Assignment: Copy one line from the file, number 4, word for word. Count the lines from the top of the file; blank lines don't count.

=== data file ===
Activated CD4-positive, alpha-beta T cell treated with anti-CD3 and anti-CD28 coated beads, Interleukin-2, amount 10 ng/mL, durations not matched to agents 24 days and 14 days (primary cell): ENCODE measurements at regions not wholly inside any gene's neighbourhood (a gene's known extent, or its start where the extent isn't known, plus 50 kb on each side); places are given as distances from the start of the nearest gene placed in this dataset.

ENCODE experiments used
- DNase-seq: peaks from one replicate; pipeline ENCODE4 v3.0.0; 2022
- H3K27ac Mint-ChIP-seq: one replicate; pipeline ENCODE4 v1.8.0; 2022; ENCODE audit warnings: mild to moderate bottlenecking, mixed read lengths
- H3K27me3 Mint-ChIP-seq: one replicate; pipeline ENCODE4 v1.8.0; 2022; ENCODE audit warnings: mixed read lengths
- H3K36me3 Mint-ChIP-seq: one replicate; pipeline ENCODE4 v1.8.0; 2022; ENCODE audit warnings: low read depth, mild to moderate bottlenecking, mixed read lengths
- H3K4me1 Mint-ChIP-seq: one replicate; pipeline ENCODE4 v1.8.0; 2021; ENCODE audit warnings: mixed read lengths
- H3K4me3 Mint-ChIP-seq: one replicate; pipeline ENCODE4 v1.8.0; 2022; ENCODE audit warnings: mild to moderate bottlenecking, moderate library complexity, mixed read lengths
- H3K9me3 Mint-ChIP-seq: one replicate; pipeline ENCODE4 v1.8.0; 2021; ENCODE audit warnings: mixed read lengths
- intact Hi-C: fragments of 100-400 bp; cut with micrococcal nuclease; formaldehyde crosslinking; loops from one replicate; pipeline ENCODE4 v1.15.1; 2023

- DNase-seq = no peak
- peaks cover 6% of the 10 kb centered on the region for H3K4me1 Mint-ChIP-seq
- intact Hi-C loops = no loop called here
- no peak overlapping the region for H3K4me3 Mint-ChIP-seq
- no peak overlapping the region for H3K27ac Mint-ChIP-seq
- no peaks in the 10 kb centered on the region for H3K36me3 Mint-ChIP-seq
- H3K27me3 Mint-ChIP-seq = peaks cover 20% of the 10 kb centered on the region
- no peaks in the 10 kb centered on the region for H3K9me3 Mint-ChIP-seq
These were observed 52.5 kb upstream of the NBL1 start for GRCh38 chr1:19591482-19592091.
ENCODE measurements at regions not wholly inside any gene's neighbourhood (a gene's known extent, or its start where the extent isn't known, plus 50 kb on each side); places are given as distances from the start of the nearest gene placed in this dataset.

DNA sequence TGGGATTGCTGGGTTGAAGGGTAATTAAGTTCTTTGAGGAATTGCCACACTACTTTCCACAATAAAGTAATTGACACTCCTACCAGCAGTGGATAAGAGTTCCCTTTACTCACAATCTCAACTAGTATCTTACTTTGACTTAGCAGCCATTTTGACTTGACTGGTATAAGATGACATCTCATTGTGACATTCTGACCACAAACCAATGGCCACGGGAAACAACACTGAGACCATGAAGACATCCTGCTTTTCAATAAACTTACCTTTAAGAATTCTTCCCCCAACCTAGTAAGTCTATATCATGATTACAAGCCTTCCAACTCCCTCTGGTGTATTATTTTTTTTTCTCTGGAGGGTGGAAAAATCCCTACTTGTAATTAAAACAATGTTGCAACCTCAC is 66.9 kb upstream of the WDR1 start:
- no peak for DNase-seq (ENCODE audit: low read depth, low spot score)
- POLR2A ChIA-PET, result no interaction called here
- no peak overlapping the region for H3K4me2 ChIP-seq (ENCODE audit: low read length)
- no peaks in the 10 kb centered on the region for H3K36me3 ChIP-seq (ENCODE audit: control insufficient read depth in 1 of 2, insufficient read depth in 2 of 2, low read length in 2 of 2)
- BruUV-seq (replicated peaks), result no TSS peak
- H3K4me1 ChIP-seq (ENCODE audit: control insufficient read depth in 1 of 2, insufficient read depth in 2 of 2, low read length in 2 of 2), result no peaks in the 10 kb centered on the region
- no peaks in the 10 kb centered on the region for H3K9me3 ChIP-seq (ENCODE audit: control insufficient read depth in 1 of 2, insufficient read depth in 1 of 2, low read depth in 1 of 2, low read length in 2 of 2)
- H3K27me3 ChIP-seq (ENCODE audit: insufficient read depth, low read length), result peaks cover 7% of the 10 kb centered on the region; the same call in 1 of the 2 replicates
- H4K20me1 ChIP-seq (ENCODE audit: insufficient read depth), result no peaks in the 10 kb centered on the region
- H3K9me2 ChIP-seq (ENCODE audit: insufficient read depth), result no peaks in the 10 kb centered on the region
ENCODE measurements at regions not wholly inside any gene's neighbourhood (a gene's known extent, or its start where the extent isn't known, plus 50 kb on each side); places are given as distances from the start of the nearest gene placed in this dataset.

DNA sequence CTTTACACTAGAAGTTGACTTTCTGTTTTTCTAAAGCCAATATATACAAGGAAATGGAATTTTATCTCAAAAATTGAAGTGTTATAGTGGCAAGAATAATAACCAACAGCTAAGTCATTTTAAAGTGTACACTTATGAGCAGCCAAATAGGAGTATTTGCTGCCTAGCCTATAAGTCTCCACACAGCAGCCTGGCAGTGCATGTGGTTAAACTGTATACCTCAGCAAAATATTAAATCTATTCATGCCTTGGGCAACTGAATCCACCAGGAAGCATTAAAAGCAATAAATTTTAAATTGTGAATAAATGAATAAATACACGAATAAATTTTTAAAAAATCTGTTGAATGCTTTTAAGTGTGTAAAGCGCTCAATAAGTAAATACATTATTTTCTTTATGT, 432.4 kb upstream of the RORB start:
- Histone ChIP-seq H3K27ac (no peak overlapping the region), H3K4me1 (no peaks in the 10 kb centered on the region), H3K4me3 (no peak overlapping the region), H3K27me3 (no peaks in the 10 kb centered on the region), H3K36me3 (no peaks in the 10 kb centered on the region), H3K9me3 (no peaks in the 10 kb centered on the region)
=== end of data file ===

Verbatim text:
- H3K27ac Mint-ChIP-seq: one replicate; pipeline ENCODE4 v1.8.0; 2022; ENCODE audit warnings: mild to moderate bottlenecking, mixed read lengths